Studies on the involvement of abscisic acid in the regulation of dormancy in fruits of Lactuca sativa L

McWha, James Alexander (1973) Studies on the involvement of abscisic acid in the regulation of dormancy in fruits of Lactuca sativa L. PhD thesis, University of Glasgow.

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In a study of structure-activity relationships, ABA and thirty-two of its analogues have been tested in the lettuce germination, lettuce hypocotyl and pen epicotyl bioassays. ABA delays germination of lettuce, a delay which cannot be overcome by the application of GA3 although kinetin is capable of causing at least a partial reversal. In the lettuce hypocotyl and pea epicotyl assays, ABA inhibits GA3-induced growth but is less effective as an inhibitor in the absence of GA3. This results in the existence of a statistical interaction between GA3 and ABA in these assays, although the relevance of this observation to an understanding of physiological mechanisms is debatable. Twelve of the analogues are more active than ABA as inhibitors of lettuce germination. Assessment of the molecular requirements of ABA for activity revealed that the requirements are similar in all three bioassay systems. The carbonyl and/or hydroxyl groups in the ring are necessary for inhibitory activity as is the unsaturated bond. The double bond at C-2 in the pentadienoic acid side chain is also an important feature of the molecule for ABA-like activity, although other changes in the degree of saturation and to the terminal moiety can be made without destroying the ability of the molecule to act like ABA. The side chain, however, if retaining the pentadiene structure must be the cis, trans-isomer, the trans, trans-isomer being inactive. There are two phases of 2-[14C]-ABA uptake in lettuce fruits. Although the first phase appears to relate to the imhibition of water, uptake continues for three hours following complete imhibition. The second phase corresponds with the commencement of radicle extension. Studies of the distribution after uptake of radioactive ABA by soluble compound microautoradiography were affected by the appearance of light reflecting bodies within the cotyledonary cells. The bodies were similar in size and optical properties to silver grains, rendering the results of automatic grain counting techniques and visual comparisons of the treatments misleading. The appearance in the tissues of these artefacts was caused by fixation in the proprietory fixers, "Kodafix", "Motafix" and "Unifix", but not in either sodium or ammonium thiosulphate. The source of artefacts has been shown, by light and electron microscopy, to be protein storage bodies, many of which contain small inclusions. Treatment of the tissue with photographic fixer causes these inclusions to be released. The distribution of silver grains, and thus of the radioactivity, could be ascertained by removing the section from the slide and examining the latent image which remained in the emulsion. This revealed that fruits imbibed in 14C-ABA had radioactivity uniformly distributed throughout the cotyledons, although after radicle extension began, a slight accumulation was apparent immediately behind the radicle tip. Exogenously applied radioactive ABA is metabolized in lettuce fruits to form an unidentified substance which has chromatographic properties different to previously described ABA metabolites. When ABA is present in the bathing solution, the quantity of metabolite never significantly exceeds that of radioactive ABA in the tissues. Transference to water of fruits imbibed in ABA results in a rapid loss of ABA from the tissues, although no leaching of metabolite occurs. Germination begins shortly after transference and may relate to the lowering of ABA levels within the tissues by either leaching or metabolism. ABA has been shown to occur endogenously in lettuce fruit tissues wars. Great Lakes and Arctic King by techniques which include circular dichroism, gas liquid chromatography and mass spectrometry. The level of ABA in tissues of Great Lakes has also been shown to fall dramatically up to the time when radicle emergence occurs; the fall cannot be explained in terms only of leaching.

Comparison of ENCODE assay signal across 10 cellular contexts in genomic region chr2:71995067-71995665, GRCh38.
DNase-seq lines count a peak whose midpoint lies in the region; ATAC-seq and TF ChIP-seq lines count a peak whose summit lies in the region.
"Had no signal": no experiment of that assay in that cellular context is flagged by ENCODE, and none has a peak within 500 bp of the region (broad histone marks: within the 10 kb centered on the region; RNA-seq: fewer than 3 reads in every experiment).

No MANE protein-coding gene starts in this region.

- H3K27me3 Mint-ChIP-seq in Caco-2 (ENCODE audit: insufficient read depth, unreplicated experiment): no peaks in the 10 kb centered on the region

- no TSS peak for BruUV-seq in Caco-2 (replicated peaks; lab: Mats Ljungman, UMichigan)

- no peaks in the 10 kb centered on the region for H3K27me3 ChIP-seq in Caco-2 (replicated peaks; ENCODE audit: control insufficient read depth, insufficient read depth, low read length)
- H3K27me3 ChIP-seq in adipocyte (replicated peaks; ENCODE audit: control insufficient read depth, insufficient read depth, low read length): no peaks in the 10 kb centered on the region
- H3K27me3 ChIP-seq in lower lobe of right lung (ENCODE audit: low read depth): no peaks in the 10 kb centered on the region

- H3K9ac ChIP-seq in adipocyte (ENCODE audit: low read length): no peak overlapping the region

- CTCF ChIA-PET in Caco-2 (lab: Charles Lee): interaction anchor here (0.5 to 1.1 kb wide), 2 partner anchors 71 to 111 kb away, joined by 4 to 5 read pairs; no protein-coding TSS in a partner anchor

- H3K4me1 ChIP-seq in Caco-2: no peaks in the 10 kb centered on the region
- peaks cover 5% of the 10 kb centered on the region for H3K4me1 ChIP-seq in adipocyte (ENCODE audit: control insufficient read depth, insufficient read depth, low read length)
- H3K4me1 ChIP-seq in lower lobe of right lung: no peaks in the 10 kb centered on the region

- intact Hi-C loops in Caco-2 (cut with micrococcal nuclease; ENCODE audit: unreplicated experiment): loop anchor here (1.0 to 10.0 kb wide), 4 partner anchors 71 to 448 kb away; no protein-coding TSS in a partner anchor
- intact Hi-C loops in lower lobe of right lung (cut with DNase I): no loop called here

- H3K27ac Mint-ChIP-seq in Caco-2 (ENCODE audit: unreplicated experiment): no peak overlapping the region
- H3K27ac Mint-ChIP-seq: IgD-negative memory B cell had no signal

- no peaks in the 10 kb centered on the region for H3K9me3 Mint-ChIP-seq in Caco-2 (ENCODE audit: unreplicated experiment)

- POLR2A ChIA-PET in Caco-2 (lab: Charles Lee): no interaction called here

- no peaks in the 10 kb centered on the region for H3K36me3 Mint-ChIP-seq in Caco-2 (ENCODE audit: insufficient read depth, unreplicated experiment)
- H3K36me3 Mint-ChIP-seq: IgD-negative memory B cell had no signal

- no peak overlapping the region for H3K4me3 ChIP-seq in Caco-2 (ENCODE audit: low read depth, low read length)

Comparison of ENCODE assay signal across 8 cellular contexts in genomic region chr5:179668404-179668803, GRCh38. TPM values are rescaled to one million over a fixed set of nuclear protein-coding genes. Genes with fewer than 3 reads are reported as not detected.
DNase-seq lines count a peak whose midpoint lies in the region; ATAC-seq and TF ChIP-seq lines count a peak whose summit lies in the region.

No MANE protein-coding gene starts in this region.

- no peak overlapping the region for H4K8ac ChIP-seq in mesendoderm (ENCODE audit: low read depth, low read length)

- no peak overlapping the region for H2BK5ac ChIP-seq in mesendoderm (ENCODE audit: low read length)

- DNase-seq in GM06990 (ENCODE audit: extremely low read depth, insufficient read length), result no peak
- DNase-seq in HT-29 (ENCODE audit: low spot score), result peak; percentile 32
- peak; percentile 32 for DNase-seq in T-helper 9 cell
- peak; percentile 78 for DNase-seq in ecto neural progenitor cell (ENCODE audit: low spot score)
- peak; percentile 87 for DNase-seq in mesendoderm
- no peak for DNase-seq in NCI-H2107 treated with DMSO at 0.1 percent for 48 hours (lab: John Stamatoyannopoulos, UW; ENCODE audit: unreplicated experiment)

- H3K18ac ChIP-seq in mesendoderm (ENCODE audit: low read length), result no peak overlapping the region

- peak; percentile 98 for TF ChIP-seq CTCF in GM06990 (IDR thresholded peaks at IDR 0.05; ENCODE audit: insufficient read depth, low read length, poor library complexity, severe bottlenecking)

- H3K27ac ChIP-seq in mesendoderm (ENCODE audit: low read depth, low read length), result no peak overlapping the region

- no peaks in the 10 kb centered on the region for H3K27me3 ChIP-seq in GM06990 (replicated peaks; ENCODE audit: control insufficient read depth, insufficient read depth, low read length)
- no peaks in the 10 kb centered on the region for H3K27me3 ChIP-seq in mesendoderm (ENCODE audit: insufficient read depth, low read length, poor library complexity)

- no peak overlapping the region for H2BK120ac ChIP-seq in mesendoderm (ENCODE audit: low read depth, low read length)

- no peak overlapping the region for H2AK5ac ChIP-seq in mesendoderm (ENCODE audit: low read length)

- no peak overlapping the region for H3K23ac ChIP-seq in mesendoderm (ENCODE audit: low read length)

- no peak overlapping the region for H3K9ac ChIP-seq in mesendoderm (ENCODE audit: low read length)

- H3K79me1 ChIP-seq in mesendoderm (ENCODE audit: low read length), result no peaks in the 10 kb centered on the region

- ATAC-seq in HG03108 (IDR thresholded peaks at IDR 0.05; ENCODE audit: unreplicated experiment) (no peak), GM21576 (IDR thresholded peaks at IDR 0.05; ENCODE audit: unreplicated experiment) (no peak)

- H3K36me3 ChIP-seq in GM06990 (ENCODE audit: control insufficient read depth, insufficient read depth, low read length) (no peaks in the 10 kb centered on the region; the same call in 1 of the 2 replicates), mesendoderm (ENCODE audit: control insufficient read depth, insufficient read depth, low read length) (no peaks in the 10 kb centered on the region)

Item Type: Thesis (PhD)
Qualification Level: Doctoral
Additional Information: Adviser: J R Hillman
Keywords: Plant sciences
Date of Award: 1973
Depositing User: Enlighten Team
Unique ID: glathesis:1973-73922
Copyright: Copyright of this thesis is held by the author.
Date Deposited: 14 Jun 2019 08:56
Last Modified: 14 Jun 2019 08:56

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